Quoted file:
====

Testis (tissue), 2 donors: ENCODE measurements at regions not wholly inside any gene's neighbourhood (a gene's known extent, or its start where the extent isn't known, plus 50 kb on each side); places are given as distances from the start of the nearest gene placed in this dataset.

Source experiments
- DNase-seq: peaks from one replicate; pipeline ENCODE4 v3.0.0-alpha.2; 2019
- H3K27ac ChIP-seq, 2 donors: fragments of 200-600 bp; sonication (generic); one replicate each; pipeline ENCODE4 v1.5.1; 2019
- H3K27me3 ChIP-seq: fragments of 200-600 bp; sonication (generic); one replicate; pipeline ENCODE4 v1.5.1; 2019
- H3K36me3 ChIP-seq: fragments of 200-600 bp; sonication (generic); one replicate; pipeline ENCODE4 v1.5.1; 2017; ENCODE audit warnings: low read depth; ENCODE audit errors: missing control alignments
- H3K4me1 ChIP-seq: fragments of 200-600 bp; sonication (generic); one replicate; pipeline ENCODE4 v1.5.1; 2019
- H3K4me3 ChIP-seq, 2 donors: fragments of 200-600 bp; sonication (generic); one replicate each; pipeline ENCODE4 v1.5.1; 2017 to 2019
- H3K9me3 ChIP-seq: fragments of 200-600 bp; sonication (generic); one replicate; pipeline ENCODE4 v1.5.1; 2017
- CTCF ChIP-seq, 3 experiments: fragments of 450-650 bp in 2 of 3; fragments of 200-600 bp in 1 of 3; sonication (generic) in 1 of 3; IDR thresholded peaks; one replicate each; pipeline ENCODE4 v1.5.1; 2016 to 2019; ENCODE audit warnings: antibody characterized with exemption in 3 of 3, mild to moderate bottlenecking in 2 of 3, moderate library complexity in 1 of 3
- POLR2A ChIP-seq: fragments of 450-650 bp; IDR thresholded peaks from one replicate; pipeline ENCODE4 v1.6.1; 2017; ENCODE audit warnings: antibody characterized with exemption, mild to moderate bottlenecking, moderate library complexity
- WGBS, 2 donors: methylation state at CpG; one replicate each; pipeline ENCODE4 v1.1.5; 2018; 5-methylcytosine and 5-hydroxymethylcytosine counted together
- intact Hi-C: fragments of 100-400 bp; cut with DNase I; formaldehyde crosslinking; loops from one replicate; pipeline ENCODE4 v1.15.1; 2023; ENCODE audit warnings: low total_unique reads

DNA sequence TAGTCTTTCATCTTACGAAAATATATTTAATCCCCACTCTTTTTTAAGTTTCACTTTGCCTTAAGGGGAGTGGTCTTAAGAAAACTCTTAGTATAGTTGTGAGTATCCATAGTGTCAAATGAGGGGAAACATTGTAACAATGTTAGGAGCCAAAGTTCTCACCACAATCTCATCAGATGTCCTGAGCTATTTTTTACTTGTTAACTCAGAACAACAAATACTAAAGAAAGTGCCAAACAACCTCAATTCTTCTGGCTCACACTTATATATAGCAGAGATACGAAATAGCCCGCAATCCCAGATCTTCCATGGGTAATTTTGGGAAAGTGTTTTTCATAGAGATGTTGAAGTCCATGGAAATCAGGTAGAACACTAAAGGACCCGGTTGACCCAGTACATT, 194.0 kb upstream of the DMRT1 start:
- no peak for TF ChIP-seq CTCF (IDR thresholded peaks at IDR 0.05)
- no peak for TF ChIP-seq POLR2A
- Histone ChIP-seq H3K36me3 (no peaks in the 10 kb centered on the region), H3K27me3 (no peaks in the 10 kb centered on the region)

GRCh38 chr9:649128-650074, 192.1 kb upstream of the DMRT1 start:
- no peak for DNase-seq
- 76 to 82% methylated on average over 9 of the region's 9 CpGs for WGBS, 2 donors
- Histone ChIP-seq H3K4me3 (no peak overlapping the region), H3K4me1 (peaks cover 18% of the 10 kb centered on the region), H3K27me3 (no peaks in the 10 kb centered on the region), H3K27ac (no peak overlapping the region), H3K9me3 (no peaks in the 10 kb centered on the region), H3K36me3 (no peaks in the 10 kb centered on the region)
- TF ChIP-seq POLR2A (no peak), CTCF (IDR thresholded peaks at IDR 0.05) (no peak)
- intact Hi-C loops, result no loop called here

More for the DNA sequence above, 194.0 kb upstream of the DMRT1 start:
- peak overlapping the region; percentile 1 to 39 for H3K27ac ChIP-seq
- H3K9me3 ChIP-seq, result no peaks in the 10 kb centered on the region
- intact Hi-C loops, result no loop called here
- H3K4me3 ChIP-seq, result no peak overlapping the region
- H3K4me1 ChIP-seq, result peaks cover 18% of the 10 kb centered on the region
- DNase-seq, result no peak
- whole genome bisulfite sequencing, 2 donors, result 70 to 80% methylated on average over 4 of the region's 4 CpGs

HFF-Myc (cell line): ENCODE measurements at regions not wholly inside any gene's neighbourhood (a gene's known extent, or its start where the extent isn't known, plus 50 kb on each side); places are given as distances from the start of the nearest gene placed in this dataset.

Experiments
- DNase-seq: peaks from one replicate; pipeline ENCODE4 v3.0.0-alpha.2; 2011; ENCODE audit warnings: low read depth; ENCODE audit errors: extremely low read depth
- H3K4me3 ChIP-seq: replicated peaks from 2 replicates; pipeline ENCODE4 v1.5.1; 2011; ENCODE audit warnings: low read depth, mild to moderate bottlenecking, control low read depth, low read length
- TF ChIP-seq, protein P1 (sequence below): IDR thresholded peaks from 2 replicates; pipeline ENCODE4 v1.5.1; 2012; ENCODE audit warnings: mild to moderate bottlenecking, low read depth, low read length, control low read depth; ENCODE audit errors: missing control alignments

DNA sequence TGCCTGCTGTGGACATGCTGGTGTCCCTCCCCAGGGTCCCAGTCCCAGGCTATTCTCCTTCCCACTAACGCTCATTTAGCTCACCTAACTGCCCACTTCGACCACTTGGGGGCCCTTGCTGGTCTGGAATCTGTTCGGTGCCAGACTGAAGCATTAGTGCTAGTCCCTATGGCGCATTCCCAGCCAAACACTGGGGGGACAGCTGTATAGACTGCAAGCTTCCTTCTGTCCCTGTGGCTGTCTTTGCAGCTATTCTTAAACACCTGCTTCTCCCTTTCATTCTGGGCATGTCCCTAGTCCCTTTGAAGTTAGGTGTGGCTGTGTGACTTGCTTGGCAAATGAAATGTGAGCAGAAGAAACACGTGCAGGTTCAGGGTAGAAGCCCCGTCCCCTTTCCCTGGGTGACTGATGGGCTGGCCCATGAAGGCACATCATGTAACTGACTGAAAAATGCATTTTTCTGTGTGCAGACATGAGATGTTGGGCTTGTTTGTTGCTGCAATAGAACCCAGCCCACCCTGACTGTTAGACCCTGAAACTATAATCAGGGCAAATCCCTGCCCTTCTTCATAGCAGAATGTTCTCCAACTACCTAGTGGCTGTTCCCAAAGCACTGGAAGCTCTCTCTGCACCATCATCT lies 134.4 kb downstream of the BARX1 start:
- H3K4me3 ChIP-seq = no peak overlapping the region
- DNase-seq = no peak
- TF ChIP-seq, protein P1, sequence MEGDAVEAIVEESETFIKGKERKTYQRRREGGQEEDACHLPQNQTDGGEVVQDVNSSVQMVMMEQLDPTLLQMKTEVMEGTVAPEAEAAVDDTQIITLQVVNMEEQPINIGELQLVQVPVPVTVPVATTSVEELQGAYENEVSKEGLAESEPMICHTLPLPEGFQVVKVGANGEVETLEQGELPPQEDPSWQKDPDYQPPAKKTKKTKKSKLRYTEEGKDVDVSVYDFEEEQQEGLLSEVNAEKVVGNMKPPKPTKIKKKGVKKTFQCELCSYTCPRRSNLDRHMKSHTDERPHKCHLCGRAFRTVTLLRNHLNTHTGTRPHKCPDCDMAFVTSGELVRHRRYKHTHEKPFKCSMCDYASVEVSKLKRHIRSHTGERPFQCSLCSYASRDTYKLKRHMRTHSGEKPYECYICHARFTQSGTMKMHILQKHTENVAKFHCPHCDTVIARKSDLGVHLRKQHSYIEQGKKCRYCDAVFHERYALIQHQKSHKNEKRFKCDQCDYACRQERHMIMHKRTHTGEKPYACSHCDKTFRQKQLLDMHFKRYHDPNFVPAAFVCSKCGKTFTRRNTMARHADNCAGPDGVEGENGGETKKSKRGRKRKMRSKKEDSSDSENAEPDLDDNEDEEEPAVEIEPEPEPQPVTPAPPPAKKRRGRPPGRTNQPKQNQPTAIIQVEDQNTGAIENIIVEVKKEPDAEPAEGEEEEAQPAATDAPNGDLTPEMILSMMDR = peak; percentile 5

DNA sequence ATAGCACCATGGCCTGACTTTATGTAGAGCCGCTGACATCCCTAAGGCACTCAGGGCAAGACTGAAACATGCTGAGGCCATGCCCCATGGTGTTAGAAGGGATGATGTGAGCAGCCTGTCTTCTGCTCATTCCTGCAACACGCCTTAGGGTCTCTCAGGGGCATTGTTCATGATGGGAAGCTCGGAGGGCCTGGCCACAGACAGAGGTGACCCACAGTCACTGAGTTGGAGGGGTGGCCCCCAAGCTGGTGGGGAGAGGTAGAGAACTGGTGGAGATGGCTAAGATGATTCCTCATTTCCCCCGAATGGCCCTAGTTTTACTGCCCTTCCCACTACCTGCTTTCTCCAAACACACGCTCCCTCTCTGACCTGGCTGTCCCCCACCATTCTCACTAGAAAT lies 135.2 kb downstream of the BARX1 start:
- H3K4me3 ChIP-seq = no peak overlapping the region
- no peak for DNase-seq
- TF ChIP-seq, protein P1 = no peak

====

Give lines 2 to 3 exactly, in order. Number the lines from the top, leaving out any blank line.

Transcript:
Source experiments
- DNase-seq: peaks from one replicate; pipeline ENCODE4 v3.0.0-alpha.2; 2019